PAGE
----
Cable deserves the CALM Act for letting itself get played.
Decades and decades ago, TV viewers began to treat commercial breaks not as extraordinary opportunities to increase their brand loyalty as was their duty, but as opportunities for unauthorized activities that took them out of earshot of their TVs, such as fetching bowls of crab meat & Jell-o salad.
In retaliation, advertisers increased the volume of their ads so that there would be no corner of TV viewers’ domiciles they might skulk off to and miss some vital information about cold cream or toy automatic weapons.
If viewers don’t care enough about an ad to stay put, they’re certainly not going to be happy being chased by the audio into the far reaches of their homes. And if they do stay put, they get the unpleasant experience of having their ears blasted.
Viewers have complained about this for decades, first to their broadcast stations, and then also to their pay-TV providers.
Remember about 15 years ago when the airlines wanted to cram in more passengers per flight, and they started pushing their seats together so that passengers had less room? And everybody started complaining about how they had less room, less space, less area, and the airlines all said, “No, no, no, you’ve got the same room/space/area.” And we all knew they were lying because we had less legroom. And then finally some clever reporter asked the airlines about “seating pitch.”
“Oh-h-h-h-h-h-h,” said the airlines. “The seating pitch? Yeah, we changed the seating pitch, yeah. There’s a smaller seating pitch now.”
So they weren’t actually lying, they just had some special terminology. But they were being complete jerks, because they knew what we meant.
When TV viewers complain about loud commercials, the response from the TV industry has always been, “No, no, no, no, it’s not louder.”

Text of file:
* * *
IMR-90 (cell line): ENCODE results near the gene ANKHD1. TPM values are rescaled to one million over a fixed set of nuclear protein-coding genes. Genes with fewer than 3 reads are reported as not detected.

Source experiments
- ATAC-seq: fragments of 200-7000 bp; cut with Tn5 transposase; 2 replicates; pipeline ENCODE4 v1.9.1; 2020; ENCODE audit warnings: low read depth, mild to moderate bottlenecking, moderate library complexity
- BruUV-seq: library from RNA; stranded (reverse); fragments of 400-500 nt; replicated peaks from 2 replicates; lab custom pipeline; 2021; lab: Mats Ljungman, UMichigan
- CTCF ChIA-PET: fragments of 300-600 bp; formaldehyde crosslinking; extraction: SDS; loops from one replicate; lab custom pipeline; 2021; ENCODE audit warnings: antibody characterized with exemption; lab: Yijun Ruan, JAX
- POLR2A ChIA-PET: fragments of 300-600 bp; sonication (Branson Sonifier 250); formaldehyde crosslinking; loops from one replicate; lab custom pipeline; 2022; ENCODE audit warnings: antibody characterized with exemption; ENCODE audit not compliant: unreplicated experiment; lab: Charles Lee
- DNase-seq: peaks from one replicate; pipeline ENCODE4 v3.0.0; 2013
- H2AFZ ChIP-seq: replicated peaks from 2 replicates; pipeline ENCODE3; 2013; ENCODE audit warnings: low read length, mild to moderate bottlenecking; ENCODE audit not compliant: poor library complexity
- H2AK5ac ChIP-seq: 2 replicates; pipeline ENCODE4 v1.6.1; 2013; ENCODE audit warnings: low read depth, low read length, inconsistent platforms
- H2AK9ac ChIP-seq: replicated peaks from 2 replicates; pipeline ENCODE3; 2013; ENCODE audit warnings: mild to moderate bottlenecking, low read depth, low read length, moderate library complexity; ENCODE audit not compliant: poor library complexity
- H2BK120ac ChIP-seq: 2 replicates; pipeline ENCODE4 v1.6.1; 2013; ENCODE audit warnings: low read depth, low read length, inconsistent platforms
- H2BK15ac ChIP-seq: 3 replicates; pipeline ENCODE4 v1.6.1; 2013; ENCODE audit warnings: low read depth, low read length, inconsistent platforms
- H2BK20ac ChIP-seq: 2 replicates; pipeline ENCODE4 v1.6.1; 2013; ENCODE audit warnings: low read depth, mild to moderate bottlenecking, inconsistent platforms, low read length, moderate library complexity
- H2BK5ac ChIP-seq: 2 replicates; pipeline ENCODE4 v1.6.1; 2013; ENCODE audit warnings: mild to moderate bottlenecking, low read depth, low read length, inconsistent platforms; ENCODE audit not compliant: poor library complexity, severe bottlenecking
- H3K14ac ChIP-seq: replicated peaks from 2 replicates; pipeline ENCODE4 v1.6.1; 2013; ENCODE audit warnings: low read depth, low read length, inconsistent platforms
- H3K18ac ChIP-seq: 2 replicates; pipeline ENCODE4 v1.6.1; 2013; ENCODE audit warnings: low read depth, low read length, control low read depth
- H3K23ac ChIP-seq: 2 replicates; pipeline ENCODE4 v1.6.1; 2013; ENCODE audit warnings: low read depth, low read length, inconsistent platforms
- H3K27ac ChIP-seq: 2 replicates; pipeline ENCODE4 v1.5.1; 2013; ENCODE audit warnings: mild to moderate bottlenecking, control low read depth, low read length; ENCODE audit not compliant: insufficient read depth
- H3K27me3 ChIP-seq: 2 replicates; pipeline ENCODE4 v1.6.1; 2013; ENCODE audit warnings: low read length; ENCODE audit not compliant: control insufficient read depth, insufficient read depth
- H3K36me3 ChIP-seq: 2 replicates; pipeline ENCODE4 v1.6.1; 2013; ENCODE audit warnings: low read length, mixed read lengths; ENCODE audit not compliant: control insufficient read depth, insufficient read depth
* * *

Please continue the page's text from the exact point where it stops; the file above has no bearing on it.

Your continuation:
And it wasn’t volume; it was modulation levels, or frequency saturation, or whatever. Or, if you will, being a bunch of jerks because we all knew what people were talking about.
It’s amazing, really, that the industry has managed to avoid having to do anything about loud commercials for so very, very long, but now comes Congress with its new Commercial Advertising Loudness Mitigation (CALM) Act.
Nobody likes to be regulated because the risk associated with even the most justifiable of regulations is that it can have horrible unintended consequences. So the TV industry is trying to obviate CALM as quickly as possible by coming up with a counter-proposal, some technological fix that will satisfy Congress enough to withdraw the bill.
A group of broadcasters, MSOs, equipment vendors, and even some consumer electronics manufacturers are reportedly scrambling on that right now.
And they will find a technological fix, maybe several. That’s not in doubt, though there might be some question whether a fix can be introduced in time to head off the legislation.
But no matter if the fix is voluntary or mandated, service providers will end up having to re-encode ads with new sound levels that conform to the sound levels of the surrounding programs.
Of course, if the industry really wanted to effectively head off the legislation, they could have been re-encoding the sound levels of incoming ads all along. But the industry didn’t.
And we all know why: because broadcasters and pay-TV providers get their money from advertisers, and if our choice is between aggravating our viewers or crossing our real customers? Well, then.
Leveling with the public has always been risky, and no more so than today, when so many people seem downright eager to deliberately misunderstand what they’re being told. On the other hand, if the TV industry had tried to level with people – in and out of Congress – all along, maybe the onus of CALM would have been on the people who are actually causing the problem: the advertisers.
It’s the advertisers, after all, who are the biggest jerks in all of this, because not only are they deliberately recording ads that are too loud, but they’re also setting up broadcasters as the patsies for their misdeeds.
Advertisers could make this whole thing disappear tomorrow by agreeing to record their ads at reasonable volume levels, relieving the industry from having to waste their resources. But no, broadcasters get to screw around, waste time and spend money on audio monitoring and audio re-encoding. Broadcasters could have been Bogart in “The Maltese Falcon.” Instead, we’re William Hurt in “Body Heat.”
And while I’m demonstrating a total lack of sympathy, let’s make this harder for everybody:
Advertisers are pulling the same trick with Internet-based video. This practice is aggravating enough in front of a TV for which I have a remote control with a MUTE button; I don’t know about you, but I do not have a handy MUTE button on my computer, and I suspect many other people have a similar lack. I think the CALM Act should cover ads in Internet-based video, too.